OpenStack: Icehouse Installer Prereqs

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System Requirements for Cisco OpenStack Installer

Supported Hardware and Software

Cisco OSI has been tested against a system that includes Cisco UCS servers. Systems with nonsupported servers might encounter issues.

Cisco OpenStack Installer has been tested on the following infrastructure:

  • Cisco UCS C-Series and B-Series Servers serve as physical compute and storage hardware.
  • Cisco switches provide physical networking.
  • Ubuntu 14.04 LTS (64-bit PC edition) serves as a base operating system.
  • KVM serves as the hypervisor.
  • OpenStack Neutron provides the network services for the OpenStack cloud. You can select a variety of Neutron setup options, including support for OVS in GRE tunneling mode, OVS in VLAN mode, the Cisco Nexus plugin, and provider networks.

Recommended Release Levels

The following release levels are recommended for any server that is part of an OpenStack cluster:

  • For blade servers and integrated rack-mount servers, Cisco UCS Manager, Release 2.1(1) and later releases
  • For standalone rack-mount servers, Cisco Integrated Management Controller, Release 1.5 and later releases
  • If Cobbler is used for bare-metal Linux installs, Cobbler 2.4 is recommended.

Proxy Configurations

If your network uses proxies, they must be configured properly in order to download the packages used by the installer.

How to configure your proxy is discussed in Creating the Build Node, on page 18.

Minimum Server Requirements

The following table lists the minimum requirements for the Cisco UCS servers that you use for the nodes in your OpenStack cluster:

Server/Node Recommended Hardware Notes
Build node Processor: 64-bit x86

Server or VM with:

  • Memory: 4 GB (RAM)
  • Disk space: 20 GB
The build node must also have Internet connectivity to be able to download Cisco OSI modules and Puppet manifests.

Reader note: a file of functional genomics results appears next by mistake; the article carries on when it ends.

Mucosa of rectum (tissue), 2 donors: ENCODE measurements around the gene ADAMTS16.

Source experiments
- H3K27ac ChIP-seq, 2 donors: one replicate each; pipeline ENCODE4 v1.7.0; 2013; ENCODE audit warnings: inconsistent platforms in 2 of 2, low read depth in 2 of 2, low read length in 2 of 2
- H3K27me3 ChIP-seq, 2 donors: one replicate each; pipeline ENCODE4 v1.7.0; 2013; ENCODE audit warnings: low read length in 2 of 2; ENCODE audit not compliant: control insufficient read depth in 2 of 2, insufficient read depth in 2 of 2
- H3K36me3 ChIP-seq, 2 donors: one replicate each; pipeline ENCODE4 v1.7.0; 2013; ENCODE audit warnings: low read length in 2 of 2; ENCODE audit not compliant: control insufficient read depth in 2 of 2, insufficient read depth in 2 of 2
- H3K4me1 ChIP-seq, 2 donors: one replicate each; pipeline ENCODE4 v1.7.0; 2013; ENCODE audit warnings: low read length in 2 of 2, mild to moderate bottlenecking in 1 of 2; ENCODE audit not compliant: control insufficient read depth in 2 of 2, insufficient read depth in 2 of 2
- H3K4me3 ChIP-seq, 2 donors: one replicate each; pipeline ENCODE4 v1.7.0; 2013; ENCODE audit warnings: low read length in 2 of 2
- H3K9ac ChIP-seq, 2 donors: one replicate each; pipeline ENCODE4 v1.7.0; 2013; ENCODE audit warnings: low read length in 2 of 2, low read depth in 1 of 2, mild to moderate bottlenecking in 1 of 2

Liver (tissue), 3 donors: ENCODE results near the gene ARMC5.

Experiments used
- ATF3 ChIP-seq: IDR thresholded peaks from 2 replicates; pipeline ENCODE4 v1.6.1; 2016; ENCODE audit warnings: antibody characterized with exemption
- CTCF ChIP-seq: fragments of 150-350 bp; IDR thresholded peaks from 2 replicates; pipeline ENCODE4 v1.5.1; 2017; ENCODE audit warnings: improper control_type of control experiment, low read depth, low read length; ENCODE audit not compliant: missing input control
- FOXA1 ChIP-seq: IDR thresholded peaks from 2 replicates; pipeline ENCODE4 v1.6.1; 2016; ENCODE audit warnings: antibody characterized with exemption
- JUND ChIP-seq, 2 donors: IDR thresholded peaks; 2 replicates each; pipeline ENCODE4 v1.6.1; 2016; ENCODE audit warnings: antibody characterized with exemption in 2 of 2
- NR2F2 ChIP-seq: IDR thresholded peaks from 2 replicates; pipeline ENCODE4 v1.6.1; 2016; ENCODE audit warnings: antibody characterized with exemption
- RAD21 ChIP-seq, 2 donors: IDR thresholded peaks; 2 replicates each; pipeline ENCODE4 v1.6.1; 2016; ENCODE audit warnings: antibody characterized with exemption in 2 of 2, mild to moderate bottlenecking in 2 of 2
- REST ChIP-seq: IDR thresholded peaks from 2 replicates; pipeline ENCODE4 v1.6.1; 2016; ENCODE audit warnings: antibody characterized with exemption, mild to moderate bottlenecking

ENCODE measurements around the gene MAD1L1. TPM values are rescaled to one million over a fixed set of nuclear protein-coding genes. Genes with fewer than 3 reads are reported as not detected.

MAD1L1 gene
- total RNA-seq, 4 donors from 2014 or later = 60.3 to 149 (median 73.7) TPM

To ensure that the build node can build and communicate with the other nodes in your cluster, it must also have a network interface on the same network as the management interfaces of the other OpenStack cluster servers.

A minimal build node (for example, a VM with 4 GB of RAM and a 20-GB disk) is sufficient for a test install. However, because the build node acts as the puppet master, caches client components, and logs all installation activity you might need a more powerful machine with more disk space for larger installs.

Control node Processor: 64-bit x86

Memory: 12 GB (RAM) Disk space: 1 TB (SATA or SAS) Network: Two 1-Gbps network interface cards (NICs)

A quad core server with 12 GB of RAM is sufficient for a minimal control node.

These are minimum requirements. Memory, disk, and interface speed will be greater for larger clusters.

Compute node Processor: 64-bit x86

Memory: 128 GB (RAM) Disk space: 300 GB (SATA) Volume storage: Two disks with 2 TB (SATA) for volumes attached to the compute nodes Network: Two 1-Gbps NICs

These are minimum requirements. Memory, disk, and interface speed will be greater for larger clusters.
HA proxy (load balance) node Processor: 64-bit x86

Memory: 12 GB (RAM) Disk space: 20 GB (SATA or SAS) Network: One 1-Gbps NIC

These are minimum requirements. Memory, disk, and interface speed will be greater for larger clusters.
Swift storage proxy node Processor: 64-bit x86

Memory: 12 GB (RAM) Disk space: 300 GB (SATA or SAS) Network: Two 1-Gbps NICs

These are minimum requirements. Memory, disk, and interface speed will be greater for larger clusters.
Swift storage node Processor: 64-bit x86